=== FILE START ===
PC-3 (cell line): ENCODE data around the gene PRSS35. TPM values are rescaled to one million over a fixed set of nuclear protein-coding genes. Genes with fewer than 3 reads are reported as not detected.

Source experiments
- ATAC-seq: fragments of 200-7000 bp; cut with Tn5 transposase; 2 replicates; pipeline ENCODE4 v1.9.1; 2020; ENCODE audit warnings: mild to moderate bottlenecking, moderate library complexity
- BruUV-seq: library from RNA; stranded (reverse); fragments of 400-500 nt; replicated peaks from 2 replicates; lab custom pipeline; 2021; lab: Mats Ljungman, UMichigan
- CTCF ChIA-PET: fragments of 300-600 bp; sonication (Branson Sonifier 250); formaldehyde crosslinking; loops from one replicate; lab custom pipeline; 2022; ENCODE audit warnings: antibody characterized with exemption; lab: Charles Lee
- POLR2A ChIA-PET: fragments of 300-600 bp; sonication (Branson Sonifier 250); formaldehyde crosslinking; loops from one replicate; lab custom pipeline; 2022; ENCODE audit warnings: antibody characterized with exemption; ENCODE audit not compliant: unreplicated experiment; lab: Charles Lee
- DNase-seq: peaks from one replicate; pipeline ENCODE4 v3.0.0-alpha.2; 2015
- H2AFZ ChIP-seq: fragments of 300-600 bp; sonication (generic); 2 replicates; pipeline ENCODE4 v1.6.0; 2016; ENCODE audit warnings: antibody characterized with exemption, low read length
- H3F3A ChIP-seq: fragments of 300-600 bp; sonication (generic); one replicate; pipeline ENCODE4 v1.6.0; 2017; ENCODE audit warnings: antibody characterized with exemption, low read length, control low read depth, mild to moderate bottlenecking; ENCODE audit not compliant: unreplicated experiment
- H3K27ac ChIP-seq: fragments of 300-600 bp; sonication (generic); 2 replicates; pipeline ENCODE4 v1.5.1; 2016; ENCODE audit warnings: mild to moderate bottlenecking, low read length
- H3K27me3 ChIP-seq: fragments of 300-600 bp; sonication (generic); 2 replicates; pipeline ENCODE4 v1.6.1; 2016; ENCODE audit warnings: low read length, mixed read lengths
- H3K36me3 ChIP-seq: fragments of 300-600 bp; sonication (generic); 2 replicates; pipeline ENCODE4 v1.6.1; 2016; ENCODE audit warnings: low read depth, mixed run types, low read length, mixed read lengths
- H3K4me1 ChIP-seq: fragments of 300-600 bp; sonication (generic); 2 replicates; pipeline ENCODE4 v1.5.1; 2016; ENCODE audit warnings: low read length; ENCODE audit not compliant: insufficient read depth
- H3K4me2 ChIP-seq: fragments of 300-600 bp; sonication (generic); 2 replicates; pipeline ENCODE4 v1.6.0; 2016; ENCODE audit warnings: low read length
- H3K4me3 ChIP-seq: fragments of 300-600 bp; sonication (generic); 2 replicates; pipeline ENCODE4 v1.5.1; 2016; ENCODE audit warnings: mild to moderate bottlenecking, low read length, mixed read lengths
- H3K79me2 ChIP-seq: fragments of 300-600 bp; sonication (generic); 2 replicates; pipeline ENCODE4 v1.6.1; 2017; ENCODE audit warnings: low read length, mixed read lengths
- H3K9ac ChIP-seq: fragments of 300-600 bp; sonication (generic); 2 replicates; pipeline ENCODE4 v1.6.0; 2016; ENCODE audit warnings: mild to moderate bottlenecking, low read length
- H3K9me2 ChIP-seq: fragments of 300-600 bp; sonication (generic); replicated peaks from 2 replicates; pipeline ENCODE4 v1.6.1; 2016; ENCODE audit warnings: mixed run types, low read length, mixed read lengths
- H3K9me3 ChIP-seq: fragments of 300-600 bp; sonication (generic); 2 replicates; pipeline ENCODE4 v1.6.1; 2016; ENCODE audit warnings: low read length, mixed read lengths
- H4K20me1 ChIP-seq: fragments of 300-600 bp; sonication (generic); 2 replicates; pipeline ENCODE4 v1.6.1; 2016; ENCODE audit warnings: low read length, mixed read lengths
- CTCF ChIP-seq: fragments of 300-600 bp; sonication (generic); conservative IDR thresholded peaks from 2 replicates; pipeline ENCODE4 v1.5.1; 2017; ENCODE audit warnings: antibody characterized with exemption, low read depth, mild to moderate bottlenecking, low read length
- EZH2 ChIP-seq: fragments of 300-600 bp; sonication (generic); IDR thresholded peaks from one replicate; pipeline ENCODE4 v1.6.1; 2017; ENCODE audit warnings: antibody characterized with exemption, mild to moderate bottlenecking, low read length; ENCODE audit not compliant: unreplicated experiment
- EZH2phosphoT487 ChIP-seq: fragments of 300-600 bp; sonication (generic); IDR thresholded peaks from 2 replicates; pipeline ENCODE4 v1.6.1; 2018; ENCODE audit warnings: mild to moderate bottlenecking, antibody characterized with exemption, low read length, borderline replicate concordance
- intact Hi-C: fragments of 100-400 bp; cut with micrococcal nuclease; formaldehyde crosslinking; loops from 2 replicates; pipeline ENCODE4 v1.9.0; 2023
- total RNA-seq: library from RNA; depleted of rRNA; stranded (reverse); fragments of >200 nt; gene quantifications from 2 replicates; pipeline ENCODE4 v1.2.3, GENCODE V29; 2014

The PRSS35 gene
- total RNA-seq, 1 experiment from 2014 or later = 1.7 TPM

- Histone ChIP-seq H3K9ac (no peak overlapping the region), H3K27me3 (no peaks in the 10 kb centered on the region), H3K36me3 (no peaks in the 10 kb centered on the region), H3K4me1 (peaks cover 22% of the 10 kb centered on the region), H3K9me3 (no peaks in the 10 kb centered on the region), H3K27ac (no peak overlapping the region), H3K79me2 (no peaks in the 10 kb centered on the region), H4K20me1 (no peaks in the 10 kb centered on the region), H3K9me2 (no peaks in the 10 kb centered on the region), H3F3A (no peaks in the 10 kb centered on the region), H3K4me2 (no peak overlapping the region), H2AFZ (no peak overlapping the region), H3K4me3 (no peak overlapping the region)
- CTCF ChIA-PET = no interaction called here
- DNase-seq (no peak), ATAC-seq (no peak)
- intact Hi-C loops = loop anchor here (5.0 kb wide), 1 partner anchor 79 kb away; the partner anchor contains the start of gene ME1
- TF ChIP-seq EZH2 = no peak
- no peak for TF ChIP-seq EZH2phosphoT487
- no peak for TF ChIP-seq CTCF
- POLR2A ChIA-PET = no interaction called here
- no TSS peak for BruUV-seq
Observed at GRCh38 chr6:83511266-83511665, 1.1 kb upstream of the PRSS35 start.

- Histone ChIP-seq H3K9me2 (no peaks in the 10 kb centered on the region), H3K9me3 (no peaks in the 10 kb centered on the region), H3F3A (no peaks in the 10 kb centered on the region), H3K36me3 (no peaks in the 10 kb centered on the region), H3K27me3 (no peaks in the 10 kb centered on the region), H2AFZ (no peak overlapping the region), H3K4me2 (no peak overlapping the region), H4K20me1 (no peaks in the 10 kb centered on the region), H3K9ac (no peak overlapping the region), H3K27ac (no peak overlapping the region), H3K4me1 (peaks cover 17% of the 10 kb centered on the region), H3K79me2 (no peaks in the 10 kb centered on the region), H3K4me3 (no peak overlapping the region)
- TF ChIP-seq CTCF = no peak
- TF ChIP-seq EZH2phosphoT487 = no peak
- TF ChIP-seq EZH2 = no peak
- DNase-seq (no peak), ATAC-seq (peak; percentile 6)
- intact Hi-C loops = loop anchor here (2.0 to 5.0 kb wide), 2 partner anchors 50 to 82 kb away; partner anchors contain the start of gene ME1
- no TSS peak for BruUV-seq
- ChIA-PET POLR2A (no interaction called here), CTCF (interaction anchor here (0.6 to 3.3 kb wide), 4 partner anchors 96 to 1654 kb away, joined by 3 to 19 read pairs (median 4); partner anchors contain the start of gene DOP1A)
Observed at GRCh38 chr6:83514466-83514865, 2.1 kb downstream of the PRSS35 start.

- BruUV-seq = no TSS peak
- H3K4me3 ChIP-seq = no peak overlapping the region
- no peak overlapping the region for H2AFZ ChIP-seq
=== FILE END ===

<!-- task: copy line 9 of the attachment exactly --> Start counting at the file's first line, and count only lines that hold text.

- H3F3A ChIP-seq: fragments of 300-600 bp; sonication (generic); one replicate; pipeline ENCODE4 v1.6.0; 2017; ENCODE audit warnings: antibody characterized with exemption, low read length, control low read depth, mild to moderate bottlenecking; ENCODE audit not compliant: unreplicated experiment